We have heard a lot about the squeezed middle over the past few years. For the most part, the statistics have focused on the fact that average income have been stagnating (or declining) in both the U.S. and Canada.
A close look at the numbers reveals that the number of middle income earners in Canada is shrinking. Thing is, I’m not exactly sure that’s as dire as it sounds.
Rather than looking at incomes, the NELP researchers looked at employment growth by occupation. Since some occupations (hedge fund manager say) pay very well, and others (fast food counter server) pay fairly poorly, the relative growth rates of each can give a good picture of relative gains and losses amongst income groups, and a measure of inequality.
Looking at data on U.S. employment by occupations, the authors came to the conclusion that since the U.S. recession, employment gains have been concentrated in lower-wage occupations. The NELP researchers used monthly data on earnings in 366 separate occupations, and divided those into high-middle-low categories depending on the average pay at the start of the recession. They then tracked those occupations over the course of the last four years.
Their results suggest that a lot of downward mobility is going on in the U.S.. What they found was that U.S. in the ‘middle’ occupational groups have indeed lost ground since the recession. During the recession, employment in middle wage occupations accounted for 60 percent of total U.S. job losses, but since the recovery have only accounted for 22 percent of the gains. The job categories that have been gaining are in lower wage occupations, which were 28 percent of recession job losses, but have accounted for 58 percent of recovery growth. Higher wage occupations have basically come out even, accounting for 19 percent of recession job losses, and 20 percent of recovery growth. It’s not a lovely picture. The U.S. has not added enough jobs (the unemployment rate is stuck above 8 percent, compared to 5 percent pre-recession), and apparently the jobs they are adding are not particularly well-paying.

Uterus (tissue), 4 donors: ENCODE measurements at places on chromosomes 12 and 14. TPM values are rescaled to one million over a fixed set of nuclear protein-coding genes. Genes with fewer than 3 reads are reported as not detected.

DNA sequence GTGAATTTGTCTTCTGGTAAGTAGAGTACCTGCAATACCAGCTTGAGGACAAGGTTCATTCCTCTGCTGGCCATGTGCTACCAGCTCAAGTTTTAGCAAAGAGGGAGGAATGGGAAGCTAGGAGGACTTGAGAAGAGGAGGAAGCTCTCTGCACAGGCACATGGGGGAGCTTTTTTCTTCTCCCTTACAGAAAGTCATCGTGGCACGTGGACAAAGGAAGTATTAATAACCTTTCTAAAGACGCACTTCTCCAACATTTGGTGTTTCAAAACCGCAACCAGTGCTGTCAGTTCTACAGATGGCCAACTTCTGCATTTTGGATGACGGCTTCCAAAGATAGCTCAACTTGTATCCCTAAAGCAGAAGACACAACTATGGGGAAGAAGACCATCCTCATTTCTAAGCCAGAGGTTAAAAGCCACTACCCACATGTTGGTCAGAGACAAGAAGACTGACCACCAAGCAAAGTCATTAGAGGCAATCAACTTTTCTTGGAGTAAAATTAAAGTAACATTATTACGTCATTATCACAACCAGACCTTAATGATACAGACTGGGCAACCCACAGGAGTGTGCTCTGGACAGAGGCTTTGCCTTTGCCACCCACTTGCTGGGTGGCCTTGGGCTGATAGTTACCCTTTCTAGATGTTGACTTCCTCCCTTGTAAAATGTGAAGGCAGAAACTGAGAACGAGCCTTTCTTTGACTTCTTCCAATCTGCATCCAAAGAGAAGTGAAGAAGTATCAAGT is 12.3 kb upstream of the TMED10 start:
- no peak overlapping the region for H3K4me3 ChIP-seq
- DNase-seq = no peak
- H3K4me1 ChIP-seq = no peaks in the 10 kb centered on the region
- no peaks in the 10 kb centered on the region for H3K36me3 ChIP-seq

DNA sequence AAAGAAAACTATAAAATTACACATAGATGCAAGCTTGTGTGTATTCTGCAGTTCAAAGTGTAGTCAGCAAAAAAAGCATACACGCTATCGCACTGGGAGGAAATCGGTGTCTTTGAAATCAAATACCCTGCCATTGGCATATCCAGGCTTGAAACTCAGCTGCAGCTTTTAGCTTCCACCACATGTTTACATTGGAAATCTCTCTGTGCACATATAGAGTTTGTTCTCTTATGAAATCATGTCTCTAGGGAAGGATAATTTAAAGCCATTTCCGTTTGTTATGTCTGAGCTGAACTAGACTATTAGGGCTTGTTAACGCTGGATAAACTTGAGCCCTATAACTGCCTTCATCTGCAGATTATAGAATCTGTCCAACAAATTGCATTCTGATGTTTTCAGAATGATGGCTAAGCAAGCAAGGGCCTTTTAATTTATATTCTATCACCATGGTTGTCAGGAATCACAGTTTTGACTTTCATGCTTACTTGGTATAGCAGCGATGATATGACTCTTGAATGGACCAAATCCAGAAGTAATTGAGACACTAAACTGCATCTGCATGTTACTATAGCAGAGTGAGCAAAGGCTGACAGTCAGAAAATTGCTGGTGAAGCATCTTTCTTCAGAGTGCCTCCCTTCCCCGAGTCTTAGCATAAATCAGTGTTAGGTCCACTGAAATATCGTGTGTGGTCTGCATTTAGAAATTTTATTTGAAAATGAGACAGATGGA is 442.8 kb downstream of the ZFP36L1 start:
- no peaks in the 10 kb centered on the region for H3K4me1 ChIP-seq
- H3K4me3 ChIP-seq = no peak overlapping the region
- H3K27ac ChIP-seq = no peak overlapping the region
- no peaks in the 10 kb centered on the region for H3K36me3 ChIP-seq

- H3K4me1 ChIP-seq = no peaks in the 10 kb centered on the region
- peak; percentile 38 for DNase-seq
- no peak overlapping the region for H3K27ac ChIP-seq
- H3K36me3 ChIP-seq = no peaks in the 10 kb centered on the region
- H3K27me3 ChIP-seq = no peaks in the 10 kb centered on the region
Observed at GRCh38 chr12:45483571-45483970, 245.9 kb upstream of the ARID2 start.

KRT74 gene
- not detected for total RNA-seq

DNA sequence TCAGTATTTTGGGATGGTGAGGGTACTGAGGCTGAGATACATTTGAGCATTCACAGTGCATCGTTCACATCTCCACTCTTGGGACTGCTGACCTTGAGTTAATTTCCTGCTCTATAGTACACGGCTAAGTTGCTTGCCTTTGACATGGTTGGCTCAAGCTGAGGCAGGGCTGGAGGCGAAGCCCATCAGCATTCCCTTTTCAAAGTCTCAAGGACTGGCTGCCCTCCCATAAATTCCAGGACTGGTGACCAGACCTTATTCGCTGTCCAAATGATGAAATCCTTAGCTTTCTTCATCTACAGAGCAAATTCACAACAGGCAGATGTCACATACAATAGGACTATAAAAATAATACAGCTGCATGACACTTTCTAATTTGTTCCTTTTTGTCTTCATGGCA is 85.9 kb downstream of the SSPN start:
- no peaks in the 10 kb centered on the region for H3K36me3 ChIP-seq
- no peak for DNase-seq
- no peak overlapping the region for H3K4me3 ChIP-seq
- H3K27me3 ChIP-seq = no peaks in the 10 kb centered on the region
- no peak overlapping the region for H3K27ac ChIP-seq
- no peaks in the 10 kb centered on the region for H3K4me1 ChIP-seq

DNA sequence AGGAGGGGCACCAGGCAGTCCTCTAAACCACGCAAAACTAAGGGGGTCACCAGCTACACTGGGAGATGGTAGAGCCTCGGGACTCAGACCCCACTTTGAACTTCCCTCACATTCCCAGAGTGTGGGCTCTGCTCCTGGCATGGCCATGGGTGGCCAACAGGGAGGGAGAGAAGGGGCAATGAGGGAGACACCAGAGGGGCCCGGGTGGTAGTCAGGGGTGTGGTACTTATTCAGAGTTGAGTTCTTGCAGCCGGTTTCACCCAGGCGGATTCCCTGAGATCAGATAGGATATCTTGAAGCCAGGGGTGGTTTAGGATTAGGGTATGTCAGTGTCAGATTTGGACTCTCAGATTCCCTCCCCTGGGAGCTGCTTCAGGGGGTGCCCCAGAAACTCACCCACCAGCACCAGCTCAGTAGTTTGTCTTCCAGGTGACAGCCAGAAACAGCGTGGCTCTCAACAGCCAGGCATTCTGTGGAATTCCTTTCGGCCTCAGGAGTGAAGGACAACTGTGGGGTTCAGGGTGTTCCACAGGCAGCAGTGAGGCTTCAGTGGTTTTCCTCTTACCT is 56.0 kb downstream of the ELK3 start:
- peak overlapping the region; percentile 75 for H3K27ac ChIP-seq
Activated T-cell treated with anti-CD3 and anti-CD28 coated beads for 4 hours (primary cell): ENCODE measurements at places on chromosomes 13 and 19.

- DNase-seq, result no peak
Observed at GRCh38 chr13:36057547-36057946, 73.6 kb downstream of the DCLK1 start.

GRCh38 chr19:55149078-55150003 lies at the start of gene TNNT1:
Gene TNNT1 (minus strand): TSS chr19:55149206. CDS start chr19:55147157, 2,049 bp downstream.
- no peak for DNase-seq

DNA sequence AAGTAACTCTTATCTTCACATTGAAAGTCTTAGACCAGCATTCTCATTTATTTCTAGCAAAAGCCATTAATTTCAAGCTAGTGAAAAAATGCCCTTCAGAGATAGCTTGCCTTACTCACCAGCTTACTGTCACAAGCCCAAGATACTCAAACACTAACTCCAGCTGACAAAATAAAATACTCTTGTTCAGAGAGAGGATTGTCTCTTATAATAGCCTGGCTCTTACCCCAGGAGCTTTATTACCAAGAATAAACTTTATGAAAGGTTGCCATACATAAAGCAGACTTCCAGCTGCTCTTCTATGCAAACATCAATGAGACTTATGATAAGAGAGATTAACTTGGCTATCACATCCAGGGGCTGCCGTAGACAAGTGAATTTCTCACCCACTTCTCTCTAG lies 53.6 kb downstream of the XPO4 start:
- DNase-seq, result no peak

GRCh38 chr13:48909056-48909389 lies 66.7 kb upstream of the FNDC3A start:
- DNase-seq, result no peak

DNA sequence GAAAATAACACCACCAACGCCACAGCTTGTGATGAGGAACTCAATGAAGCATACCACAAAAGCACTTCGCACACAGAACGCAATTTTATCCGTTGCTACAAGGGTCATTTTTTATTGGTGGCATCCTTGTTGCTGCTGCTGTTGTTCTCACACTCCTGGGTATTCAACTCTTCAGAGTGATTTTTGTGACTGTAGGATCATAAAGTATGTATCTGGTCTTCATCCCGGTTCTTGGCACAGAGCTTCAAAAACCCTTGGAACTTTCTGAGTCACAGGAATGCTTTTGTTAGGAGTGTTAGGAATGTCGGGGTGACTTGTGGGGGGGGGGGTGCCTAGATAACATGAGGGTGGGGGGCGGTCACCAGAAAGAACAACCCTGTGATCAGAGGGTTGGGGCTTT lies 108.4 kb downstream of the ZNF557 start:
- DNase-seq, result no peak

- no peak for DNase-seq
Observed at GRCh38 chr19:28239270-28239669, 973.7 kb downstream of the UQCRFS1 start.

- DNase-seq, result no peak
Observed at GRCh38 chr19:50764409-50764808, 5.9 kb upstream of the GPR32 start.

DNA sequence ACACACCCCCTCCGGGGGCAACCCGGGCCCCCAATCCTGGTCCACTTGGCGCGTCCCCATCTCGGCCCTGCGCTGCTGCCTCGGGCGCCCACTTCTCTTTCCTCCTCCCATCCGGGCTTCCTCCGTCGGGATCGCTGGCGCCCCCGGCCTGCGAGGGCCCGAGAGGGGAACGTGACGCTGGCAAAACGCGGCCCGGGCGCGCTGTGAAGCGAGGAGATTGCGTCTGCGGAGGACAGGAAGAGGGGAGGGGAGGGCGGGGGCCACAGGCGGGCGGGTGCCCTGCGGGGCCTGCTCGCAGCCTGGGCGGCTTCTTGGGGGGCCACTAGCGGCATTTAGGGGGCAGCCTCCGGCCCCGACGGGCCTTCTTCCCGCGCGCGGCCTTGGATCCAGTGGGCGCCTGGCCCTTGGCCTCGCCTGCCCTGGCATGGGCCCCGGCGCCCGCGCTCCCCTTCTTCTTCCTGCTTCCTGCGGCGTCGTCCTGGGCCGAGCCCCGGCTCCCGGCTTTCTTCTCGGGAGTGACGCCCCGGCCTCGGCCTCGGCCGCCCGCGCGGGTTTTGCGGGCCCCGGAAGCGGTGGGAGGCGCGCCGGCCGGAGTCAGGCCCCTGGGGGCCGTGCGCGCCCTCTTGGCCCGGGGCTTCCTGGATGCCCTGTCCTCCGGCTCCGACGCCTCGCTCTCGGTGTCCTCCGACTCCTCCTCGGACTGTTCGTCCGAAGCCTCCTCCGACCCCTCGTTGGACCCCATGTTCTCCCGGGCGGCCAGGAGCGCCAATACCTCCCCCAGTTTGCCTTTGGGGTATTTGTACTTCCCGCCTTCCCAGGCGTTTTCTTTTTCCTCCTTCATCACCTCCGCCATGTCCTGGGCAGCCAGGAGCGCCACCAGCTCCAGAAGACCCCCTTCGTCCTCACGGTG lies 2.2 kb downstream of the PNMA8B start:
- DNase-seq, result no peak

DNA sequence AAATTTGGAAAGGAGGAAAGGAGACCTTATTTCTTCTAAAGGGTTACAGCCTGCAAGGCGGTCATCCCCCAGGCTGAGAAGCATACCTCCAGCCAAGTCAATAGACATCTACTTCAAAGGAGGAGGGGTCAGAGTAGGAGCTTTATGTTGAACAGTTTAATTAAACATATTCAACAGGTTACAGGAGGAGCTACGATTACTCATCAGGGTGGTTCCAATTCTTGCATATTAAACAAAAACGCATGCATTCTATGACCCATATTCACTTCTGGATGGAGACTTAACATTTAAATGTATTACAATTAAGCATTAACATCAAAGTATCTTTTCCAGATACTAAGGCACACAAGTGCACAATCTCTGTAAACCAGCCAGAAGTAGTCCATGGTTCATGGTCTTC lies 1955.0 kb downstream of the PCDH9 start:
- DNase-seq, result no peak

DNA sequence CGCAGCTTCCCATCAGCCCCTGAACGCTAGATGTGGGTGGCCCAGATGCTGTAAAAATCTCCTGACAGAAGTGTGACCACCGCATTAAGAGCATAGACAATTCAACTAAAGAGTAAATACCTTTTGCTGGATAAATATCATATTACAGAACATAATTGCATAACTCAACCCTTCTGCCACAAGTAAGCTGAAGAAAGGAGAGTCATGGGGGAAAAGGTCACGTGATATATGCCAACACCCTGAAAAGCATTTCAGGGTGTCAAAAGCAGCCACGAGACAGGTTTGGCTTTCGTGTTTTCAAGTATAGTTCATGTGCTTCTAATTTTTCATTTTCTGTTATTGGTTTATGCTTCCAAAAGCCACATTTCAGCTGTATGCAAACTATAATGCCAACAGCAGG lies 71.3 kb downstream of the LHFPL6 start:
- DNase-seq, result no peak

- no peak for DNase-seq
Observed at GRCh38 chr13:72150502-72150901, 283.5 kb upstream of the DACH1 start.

But that’s the U.S.; what about Canada?
Canadian occupational data is not available monthly, but Statistics Canada does a comprehensive survey of employment and earnings by industry. Accordingly, I looked at weekly earnings (including overtime) in Canada’s twenty-one major industry groups in July 2008, the month in which Canada’s economic output peaked (employment actually peaked slightly later, in October of that year). Earnings ranged from a high of $1,545 a week in mining and oil and gas extraction, through to a low of $336 a week in accommodation and food services. I then grouped the industries into high-middle-low categories, and tracked how each group has fared over the last four years.
And really, Canadian employment has fared pretty well, particularly by international standards, over the past few years. For the four years ended in June 2012, total employment is up by 2.6 percent. That may not sound like much, but it compares favorably to a loss of 3 percent in the U.S..
The industries that have added the most workers are the ones that pay the most money. Jobs in Canada’s highest paying industries have increased by 4.5 percent since mid-2008, far more than the average. The energy boom has played a big part in this – jobs in mining and quarrying industries have risen 8.6 percent over the period – but there are other strong gainers. Employment in construction is up by 6.5 percent, in finance and insurance it is up 4.4 percent, and in public administration it is up 4.1 percent. Alone among the seven sectors, only the ‘management of companies’ category posted a decline .